Activism, especially at Yale, exists in a sort of impregnable space. You can’t critique the motives of an activist, because by nature, they must be noble. In many ways, they are. Activism is at the core of our community’s growth. It’s influenced every member of this campus over the past few years, shaping the way we think about ourselves, our friends and our residential colleges. When done for the wrong reasons, however, it threatens to obscure the truth. At a school like ours, it’s impossible to shake the feeling that the actual issues sometimes play second fiddle to individual ulterior motives.

Most recently, visible campus activism has pivoted around the inclusion of women in fraternities. Perhaps this is a noble aim. Perhaps it’s misplaced agitation. There is no doubt that there is a significant gender imbalance in social spaces on campus. It’s appalling that a woman going to High Street on Friday night cannot so much as pour her own drink.

But is this really a fraternity issue?

The rush to pressure fraternities into becoming multigender spaces has overlooked a key element of our campus’ gender divide: sororities. The National Panhellenic Conference, which governs the United States’ 26 major sororities, prohibits sisters from drinking alcohol in sorority houses — let alone serving it. The Greek issue does not stem only from fraternities, who are constrained by liability regulations that prohibit nonbrothers from serving alcohol. The fact that women can’t pour a drink has less to do with them being women and more to do with the assigned responsibilities of the fraternity members. Were sororities allowed to throw parties, I expect sisters would be manning the kegs. But sororities are stuck in archaic attitudes toward drinking, parties and gender.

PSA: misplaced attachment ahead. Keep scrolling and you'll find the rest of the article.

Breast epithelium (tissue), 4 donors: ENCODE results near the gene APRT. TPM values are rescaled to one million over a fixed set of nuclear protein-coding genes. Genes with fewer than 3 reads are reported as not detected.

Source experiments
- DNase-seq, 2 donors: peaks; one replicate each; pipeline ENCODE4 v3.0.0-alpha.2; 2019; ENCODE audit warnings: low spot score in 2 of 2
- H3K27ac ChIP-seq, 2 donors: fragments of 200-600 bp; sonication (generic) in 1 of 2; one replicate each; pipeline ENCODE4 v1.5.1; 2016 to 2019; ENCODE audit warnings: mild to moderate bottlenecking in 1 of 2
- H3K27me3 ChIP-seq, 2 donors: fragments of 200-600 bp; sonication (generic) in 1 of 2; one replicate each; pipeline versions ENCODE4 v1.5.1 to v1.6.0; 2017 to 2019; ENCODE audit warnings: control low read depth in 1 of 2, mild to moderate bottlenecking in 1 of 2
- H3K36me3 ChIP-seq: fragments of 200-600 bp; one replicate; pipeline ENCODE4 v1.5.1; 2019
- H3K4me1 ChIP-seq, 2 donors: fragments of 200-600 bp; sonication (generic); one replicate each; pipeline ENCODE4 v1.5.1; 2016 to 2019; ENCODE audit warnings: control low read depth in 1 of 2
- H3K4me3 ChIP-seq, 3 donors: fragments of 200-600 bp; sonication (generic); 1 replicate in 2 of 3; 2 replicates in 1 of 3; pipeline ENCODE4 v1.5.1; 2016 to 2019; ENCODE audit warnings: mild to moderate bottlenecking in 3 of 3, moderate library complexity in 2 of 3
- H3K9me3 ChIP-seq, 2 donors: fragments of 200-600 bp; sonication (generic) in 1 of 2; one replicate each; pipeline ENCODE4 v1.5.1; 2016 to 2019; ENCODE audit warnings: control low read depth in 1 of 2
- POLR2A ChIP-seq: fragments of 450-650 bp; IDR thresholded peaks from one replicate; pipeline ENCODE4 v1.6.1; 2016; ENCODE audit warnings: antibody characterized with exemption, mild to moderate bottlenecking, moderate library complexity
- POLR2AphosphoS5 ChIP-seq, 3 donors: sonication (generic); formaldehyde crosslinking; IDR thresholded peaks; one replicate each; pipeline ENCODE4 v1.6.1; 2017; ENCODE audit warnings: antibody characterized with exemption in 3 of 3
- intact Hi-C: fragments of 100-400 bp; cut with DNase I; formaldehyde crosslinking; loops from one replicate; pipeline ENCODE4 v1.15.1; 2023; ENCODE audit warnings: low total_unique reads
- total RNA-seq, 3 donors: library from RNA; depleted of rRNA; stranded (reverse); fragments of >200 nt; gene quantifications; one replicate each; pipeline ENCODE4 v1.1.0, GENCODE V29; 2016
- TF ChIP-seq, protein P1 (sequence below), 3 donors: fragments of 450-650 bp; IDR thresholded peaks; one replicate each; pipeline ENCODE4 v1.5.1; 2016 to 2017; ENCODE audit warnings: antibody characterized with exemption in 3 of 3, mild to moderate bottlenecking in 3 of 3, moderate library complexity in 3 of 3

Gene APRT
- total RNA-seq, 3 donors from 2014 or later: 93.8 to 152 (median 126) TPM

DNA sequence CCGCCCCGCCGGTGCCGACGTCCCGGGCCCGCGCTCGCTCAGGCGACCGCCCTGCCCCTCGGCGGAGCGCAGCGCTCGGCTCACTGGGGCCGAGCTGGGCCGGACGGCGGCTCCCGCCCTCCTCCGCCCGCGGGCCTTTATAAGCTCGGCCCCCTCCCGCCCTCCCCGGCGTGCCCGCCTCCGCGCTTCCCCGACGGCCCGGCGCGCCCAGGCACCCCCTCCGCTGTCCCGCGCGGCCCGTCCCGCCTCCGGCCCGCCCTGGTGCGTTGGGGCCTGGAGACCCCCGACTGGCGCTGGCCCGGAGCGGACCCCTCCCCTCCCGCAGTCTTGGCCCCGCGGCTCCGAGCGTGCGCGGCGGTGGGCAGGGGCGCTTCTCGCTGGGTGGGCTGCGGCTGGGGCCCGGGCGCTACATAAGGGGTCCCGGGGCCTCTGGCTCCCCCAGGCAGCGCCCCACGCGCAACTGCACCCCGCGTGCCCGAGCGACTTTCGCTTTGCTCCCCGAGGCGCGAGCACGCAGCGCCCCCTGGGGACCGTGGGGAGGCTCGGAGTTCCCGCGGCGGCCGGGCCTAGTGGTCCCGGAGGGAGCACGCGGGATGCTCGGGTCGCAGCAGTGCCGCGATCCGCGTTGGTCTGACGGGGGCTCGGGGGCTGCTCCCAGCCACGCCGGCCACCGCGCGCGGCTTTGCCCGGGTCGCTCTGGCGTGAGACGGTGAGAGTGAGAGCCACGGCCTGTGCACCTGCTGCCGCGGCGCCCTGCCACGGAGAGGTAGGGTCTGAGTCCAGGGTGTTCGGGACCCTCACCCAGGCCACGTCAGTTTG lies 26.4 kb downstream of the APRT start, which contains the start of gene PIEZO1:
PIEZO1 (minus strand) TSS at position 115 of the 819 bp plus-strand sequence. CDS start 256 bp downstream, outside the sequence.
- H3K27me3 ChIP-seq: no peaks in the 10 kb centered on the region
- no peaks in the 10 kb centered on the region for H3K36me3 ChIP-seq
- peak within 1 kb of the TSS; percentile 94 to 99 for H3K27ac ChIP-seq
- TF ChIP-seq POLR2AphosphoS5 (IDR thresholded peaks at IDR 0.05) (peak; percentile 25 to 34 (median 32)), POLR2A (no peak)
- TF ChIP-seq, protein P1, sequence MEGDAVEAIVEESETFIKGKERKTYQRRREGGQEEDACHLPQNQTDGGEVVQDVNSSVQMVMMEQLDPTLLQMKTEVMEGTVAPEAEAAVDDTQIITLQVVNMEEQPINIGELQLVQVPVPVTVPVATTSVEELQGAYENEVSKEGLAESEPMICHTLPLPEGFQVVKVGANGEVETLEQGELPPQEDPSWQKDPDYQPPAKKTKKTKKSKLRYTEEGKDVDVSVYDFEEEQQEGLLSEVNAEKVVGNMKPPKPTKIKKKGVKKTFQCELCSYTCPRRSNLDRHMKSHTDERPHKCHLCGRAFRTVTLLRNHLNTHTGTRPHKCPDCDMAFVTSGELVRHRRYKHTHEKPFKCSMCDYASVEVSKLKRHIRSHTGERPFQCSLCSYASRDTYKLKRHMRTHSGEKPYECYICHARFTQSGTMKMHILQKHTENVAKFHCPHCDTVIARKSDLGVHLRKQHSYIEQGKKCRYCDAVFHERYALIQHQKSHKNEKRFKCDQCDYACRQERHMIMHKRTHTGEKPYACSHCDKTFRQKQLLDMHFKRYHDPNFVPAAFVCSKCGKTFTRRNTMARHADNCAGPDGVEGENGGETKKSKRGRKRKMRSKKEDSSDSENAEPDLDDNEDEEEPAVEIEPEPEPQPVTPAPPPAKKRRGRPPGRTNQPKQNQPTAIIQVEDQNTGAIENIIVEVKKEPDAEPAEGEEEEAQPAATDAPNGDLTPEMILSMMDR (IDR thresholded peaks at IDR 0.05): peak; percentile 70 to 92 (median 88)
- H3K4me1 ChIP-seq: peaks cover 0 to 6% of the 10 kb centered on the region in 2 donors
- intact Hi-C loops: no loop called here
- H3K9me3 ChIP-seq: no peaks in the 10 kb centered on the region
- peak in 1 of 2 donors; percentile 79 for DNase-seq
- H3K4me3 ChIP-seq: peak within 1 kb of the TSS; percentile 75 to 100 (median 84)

Let’s be honest — it’s not sexy, attention-provoking or headline-grabbing to call up your local Pi Phi representative and lobby for change. It’s infinitely more glamorous — and perhaps more self-serving — to form a group that takes on the Big Bad Frats. If nobly rectifying years of systemic dysfunction in gendered partying at Yale is the goal, why not talk about the sororities? Instead, fraternities are an easy enough punching bag — hard to miss and not swinging back.

This is not to knock the efforts of Engender and the women who rushed independently of the group. There’s no doubt that one of the necessary tools of activism is attention. A group like Engender has done our campus a service by forcing us to think critically about the issues at hand. But when the movement fails to so much mention the role of sororities, we must question its motives, as distasteful as that may seem. And creating a formal Yale group that has had no action on campus prior to organizing women into a rush coalition, and still has no website, mission statement or clearly publicized points of contact? Smells like a law school application.

Call me a cynic, but I don’t think misguided activism is limited to Greek life on our campus. We prioritize public platforms over palpable progress. Why contribute to political change in our city — by interning for one of the alders, perhaps — when we can bloviate about it in the Yale Political Union? Why join the Yale Refugee Project and help a local family settle in when we can garner 400 likes on Facebook with an anti-Trump status? Is an eco-friendly movement really legitimate unless students are arrested on the steps of Beinecke Plaza?

Outspoken activism has its place and can be extremely effective in getting people talking. It’s important not to draw blanket statements and to recognize that many — hopefully most — are speaking out for the right reasons. But when activism overshadows the stated goals and places unfair accountability on individual actors, it does more harm than good. In our thirst for attention, many of us have forgotten the power of quieter activism that may not generate page clicks or Facebook likes but helps promote the change that we are purportedly fighting for.

Act toward your values rather than preach about them. And when you fight for the things that matter to you, maybe leave them off your resume.

Mrinal Kumar is a junior in Silliman College. His column runs on alternate Fridays. He is a brother of the Sigma Phi Epsilon fraternity. Contact him at mrinal.kumar@yale.edu .